A new University of Calgary study of two made-in-Canada policy options to crack down on the marketing of foods to children shows the vast majority of supermarket products designed to entice kids would not pass the smell test.
Dr. Charlene Elliott, PhD, a professor in the Faculty of Arts Department of Communication, Media and Film who holds the Canada Research Chair in Food Marketing, Policy and Children’s Health, assessed 374 products against Health Canada’s proposals and a pair of international approaches.
“Across all four models we looked at, almost 60 per cent of the products we purchased would not be permitted for advertising to children. That’s unsettling given the products were selected because they explicitly target children or have packaging claiming that the product is for kids,” says Elliott, who is also a member of the O’Brien Institute for Public Health at the Cumming School of Medicine (CSM).
“When almost 60 per cent of products designed for children would not be permitted for marketing, there is a problem.”
In anticipation of The Child Protection Act, which would prohibit the marketing of unhealthy foods and beverages to kids, Health Canada has laid out two paths forward that will define what is permissible for marketing to children.
The policy options are based on nutrient content. Option 1 is stricter, permitting the marketing of products that are “low in” sugars, sodium and saturated fat (approximately five per cent of the daily value). Option 2 is less strict, and would permit the marketing of products that contain approximately 15 per cent of daily nutrient value. Put another way, one would allow for the promotion of only healthy foods, the other simply restricts the worst offenders.
Elliott purchased an assortment of foods from two leading food retailers in Calgary — a grab-bag of dry, refrigerated or frozen items with fun, child-friendly packaging, the word “kid” or “child” in the brand or product name, or products with characters licensed from children’s movies and television shows. The study purposefully excluded obvious junk foods like candy bars, chips and sugary sodas.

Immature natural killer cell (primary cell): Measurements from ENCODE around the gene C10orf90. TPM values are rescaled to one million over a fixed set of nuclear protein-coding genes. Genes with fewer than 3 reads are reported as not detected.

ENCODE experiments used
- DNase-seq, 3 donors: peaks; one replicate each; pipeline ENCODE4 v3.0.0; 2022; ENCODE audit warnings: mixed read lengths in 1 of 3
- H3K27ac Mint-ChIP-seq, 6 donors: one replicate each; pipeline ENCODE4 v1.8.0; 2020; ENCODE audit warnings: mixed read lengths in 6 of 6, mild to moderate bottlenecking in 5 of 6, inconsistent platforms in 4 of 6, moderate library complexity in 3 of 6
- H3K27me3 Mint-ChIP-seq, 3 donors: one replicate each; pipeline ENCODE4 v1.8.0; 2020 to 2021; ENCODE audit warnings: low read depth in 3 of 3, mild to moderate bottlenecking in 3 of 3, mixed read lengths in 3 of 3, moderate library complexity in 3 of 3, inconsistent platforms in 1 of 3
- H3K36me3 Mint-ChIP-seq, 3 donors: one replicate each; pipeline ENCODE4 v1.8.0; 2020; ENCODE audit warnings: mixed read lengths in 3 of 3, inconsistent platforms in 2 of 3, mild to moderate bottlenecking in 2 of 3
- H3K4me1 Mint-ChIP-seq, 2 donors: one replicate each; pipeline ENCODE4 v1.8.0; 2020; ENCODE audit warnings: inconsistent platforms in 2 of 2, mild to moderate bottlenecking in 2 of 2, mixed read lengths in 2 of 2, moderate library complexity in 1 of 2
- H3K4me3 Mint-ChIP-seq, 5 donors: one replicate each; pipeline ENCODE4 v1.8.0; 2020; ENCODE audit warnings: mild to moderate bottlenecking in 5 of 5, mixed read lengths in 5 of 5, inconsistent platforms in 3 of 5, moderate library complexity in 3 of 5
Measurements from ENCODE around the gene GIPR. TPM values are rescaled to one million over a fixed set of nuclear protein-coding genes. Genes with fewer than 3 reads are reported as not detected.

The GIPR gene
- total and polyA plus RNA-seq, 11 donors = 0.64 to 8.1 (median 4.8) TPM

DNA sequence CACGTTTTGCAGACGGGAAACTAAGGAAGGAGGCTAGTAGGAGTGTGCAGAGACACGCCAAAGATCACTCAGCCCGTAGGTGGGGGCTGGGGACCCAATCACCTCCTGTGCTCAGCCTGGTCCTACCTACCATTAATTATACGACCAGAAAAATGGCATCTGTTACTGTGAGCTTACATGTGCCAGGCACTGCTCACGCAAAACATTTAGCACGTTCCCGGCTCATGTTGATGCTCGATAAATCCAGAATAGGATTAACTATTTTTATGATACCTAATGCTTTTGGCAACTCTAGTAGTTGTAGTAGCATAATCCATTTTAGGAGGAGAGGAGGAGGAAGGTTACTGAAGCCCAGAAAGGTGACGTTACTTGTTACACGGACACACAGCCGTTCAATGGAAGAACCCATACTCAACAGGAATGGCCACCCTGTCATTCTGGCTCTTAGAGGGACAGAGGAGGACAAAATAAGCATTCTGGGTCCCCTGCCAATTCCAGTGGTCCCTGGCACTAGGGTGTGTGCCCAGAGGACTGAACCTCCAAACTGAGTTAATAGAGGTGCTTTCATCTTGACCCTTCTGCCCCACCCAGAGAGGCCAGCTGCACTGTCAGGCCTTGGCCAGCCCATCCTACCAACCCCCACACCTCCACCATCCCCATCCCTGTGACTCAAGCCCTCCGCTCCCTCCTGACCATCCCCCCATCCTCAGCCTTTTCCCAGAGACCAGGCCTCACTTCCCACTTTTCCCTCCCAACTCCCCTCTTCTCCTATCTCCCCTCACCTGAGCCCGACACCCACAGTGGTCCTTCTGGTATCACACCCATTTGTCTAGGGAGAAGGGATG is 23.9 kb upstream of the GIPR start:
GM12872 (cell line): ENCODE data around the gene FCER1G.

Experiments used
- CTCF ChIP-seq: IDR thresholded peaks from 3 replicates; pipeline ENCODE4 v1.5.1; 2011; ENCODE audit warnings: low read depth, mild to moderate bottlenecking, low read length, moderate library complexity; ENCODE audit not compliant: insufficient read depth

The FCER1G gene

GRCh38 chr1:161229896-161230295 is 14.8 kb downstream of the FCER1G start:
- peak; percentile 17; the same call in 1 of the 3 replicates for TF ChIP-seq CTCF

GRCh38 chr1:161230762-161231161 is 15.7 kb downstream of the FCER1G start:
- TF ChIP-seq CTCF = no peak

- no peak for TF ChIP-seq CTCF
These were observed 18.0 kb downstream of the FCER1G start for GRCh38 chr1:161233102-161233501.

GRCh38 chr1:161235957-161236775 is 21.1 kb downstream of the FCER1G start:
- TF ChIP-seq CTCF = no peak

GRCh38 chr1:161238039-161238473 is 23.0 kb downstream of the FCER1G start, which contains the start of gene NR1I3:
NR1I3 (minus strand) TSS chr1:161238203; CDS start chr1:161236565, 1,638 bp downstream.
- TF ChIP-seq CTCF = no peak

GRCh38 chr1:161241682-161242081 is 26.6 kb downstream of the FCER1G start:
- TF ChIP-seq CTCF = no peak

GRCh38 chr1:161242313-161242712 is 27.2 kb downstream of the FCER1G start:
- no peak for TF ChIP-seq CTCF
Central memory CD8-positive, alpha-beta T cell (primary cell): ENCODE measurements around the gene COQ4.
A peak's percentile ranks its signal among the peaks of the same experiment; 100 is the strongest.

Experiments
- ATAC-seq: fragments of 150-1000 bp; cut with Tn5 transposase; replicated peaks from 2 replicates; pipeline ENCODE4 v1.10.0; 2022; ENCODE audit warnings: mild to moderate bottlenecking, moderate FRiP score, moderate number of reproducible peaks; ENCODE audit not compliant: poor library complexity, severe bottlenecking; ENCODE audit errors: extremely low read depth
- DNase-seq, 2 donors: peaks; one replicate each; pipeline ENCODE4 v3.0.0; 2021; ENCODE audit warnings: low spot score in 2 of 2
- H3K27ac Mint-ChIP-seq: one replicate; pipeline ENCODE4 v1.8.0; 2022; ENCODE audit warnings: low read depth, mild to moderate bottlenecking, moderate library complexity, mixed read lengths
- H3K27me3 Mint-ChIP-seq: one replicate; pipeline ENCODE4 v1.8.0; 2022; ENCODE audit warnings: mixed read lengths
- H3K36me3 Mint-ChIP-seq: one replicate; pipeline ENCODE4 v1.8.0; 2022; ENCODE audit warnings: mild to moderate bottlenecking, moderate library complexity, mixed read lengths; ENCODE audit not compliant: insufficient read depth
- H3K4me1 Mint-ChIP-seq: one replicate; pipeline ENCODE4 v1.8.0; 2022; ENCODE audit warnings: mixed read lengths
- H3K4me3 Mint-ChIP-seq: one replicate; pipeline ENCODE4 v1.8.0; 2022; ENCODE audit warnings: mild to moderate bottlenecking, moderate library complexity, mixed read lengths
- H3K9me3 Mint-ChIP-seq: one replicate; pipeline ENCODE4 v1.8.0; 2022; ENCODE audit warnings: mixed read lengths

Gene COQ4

The chosen foods were tested against both of Health Canada’s policy options, as well as models put forward by the World Health Organization’s (WHO) Regional Office for Europe and the Pan-American Health Organization (PAHO).
The results were surprising.
Under the more stringent rules set out under Option 1, only 2.7 per cent of products would be permitted for advertising to kids in Canada.
Only seven per cent of products would be allowed under the PAHO approach, and 11.8 per cent of products would be permitted by WHO. Health Canada’s Option 2 was the most permissive model, with almost 30 per cent of the products allowed for marketing to kids.
Across all models, just six products were universally permitted for marketing. Elliott says the results illustrate the predominantly unhealthy nature of child-targeted foods and show why regulations are necessary.
“If we take the most strict policy approach, only one in 50 products would be permitted, compared to one in four products with the most lenient policy approach. This is an incredible variation given that we are dealing with the exact same products.”
The results have been published by the International Journal of Environmental Research and Public Health. You can read the study authored by Elliott and PhD student Natalie Scime here.
Through its Healthy Eating Strategy announced in 2016, the federal government aims to improve food environments, promote child health and curb childhood obesity. Part of that strategy includes The Child Protection Act the Senate is expected to pass later this year.
The bill would regulate advertising of child-targeted foods on traditional and digital platforms; however, it is not known whether those restrictions will extend to packaging.
Dr. Mary L’Abbé, PhD, is a professor in the Department of Nutritional Sciences at the University of Toronto and a former director at the Bureau of Nutritional Sciences at Health Canada. She says Elliott’s study shows clearly why Canada needs to include packaging in its definition of marketing.
“Right now there is a gap,” says L’Abbé, who also heads the WHO’s Collaborating Centre for Nutrition Policy for Chronic Disease Prevention and works with the national Stop Marketing to Kids Coalition. “We can restrict advertising in media and on websites, but if it’s all over food packaging that children are constantly exposed to, that would be a huge loophole.”
Unhealthy diets have become a leading risk for death and disability in Canada and a multi-billion-dollar burden on health-care systems.
“Childhood obesity and unhealthy eating is a problem,” says Elliott, “and there is a strong evidence base that food habits are shaped by food marketing and that this impacts their health over the long term. But there’s an ethical component to this as well; namely, why are we promoting unhealthy foods to children in the first place?”